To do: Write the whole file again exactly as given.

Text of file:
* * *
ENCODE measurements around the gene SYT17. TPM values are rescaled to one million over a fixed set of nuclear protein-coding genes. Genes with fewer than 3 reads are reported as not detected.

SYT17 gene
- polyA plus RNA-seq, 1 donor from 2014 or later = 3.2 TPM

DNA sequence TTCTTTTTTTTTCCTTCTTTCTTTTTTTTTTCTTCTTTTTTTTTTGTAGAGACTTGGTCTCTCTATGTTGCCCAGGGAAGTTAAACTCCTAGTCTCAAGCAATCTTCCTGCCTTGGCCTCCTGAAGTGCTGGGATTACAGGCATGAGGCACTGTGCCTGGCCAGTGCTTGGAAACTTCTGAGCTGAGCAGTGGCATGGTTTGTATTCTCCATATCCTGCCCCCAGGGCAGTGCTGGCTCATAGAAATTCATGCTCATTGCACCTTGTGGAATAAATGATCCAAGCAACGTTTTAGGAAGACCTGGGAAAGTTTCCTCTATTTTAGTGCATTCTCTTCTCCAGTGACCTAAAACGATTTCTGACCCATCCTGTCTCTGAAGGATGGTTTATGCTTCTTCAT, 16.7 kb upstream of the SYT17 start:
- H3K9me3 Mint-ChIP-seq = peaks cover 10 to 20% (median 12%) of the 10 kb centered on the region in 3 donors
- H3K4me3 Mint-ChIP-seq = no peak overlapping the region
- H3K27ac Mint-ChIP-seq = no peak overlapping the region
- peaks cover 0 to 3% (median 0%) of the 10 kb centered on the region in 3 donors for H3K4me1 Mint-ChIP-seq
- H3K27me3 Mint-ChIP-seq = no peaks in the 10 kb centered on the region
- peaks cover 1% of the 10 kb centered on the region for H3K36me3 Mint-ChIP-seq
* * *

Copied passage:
ENCODE measurements around the gene SYT17. TPM values are rescaled to one million over a fixed set of nuclear protein-coding genes. Genes with fewer than 3 reads are reported as not detected.

SYT17 gene
- polyA plus RNA-seq, 1 donor from 2014 or later = 3.2 TPM

DNA sequence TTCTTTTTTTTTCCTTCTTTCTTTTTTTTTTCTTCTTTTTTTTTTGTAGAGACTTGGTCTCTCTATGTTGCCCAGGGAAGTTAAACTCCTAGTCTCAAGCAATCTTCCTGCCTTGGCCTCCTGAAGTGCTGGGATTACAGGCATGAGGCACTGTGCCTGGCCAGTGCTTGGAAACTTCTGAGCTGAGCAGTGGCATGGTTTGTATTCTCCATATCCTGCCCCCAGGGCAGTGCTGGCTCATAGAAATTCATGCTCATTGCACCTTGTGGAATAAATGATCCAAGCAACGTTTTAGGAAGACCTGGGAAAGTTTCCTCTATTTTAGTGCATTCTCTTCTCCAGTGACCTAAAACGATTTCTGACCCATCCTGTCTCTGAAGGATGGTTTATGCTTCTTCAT, 16.7 kb upstream of the SYT17 start:
- H3K9me3 Mint-ChIP-seq = peaks cover 10 to 20% (median 12%) of the 10 kb centered on the region in 3 donors
- H3K4me3 Mint-ChIP-seq = no peak overlapping the region
- H3K27ac Mint-ChIP-seq = no peak overlapping the region
- peaks cover 0 to 3% (median 0%) of the 10 kb centered on the region in 3 donors for H3K4me1 Mint-ChIP-seq
- H3K27me3 Mint-ChIP-seq = no peaks in the 10 kb centered on the region
- peaks cover 1% of the 10 kb centered on the region for H3K36me3 Mint-ChIP-seq